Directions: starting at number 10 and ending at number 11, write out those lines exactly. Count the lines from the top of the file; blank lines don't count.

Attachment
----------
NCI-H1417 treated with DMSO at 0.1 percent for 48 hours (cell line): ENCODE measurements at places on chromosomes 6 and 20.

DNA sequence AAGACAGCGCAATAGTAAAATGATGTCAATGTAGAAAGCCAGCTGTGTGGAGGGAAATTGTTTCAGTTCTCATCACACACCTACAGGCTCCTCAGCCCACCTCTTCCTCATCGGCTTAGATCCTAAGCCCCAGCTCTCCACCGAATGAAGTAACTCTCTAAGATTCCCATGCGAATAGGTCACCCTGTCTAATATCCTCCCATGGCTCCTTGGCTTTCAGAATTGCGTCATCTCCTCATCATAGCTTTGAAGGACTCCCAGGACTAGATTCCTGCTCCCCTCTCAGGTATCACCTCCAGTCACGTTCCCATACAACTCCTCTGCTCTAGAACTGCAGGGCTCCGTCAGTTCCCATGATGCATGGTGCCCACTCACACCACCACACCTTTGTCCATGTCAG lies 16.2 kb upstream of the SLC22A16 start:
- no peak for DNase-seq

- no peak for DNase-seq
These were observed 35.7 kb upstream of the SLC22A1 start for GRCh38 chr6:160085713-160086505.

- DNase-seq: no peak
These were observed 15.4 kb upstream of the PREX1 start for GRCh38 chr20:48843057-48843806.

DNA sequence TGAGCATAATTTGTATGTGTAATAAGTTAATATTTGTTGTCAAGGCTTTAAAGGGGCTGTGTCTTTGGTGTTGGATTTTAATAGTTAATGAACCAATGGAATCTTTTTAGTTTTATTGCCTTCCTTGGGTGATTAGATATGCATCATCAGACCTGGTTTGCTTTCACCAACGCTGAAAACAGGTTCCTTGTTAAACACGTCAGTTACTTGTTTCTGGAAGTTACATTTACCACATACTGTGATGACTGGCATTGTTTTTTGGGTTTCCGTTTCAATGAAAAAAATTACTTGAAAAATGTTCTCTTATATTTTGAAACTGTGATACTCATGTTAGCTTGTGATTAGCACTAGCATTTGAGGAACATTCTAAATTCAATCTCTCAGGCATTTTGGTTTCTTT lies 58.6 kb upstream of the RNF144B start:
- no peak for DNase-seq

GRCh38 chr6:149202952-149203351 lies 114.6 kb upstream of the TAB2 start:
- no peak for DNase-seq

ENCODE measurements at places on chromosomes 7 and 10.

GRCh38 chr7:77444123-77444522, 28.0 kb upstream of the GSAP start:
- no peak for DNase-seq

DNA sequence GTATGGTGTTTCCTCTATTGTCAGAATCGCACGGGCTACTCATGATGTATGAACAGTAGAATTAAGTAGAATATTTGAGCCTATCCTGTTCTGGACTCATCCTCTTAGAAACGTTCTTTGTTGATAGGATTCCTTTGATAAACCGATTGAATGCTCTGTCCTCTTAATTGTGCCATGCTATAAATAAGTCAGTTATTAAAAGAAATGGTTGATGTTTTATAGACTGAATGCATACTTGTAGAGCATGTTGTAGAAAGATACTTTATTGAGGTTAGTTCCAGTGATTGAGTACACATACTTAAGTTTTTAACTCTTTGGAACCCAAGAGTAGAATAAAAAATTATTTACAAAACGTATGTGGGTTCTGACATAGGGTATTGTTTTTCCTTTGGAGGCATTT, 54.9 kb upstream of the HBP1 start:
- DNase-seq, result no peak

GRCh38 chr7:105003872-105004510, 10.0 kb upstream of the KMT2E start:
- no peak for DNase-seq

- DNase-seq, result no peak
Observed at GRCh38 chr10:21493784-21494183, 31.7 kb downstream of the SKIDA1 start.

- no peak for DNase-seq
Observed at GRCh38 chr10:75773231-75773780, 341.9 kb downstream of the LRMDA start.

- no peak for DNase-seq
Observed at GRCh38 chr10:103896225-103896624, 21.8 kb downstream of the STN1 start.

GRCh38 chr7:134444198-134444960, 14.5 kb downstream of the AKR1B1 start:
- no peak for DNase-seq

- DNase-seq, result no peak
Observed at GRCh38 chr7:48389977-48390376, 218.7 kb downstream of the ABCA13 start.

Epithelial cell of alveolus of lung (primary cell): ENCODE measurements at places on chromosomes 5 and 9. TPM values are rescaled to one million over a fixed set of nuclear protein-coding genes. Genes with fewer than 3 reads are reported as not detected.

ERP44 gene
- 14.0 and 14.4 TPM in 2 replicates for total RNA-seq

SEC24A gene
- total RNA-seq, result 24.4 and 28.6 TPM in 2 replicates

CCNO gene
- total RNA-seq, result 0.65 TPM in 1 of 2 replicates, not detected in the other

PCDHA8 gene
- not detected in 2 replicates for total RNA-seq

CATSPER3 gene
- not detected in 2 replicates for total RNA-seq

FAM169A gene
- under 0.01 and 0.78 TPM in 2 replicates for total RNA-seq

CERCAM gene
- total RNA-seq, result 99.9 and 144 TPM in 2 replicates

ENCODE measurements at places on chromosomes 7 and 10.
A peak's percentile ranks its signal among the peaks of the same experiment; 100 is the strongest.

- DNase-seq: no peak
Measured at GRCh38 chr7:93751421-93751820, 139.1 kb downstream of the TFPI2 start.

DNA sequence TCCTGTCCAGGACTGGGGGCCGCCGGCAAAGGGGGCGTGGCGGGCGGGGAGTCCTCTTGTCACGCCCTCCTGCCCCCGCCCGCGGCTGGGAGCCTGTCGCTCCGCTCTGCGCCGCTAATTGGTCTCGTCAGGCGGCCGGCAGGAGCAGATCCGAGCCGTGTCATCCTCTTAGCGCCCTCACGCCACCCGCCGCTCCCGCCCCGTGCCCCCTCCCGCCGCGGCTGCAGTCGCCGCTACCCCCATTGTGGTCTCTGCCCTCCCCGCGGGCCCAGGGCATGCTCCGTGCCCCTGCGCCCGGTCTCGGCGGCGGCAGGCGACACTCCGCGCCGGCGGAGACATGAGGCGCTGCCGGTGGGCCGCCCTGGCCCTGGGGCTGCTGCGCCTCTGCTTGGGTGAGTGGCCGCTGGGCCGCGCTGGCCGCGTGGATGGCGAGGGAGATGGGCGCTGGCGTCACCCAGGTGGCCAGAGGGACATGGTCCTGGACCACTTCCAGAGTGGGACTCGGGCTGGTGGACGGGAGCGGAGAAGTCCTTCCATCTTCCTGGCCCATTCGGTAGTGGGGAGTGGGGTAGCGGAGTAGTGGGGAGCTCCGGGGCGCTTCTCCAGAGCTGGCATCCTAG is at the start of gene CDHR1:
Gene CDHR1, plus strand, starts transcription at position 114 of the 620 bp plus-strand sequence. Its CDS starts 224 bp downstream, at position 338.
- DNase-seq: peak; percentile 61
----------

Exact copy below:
GRCh38 chr6:149202952-149203351 lies 114.6 kb upstream of the TAB2 start:
- no peak for DNase-seq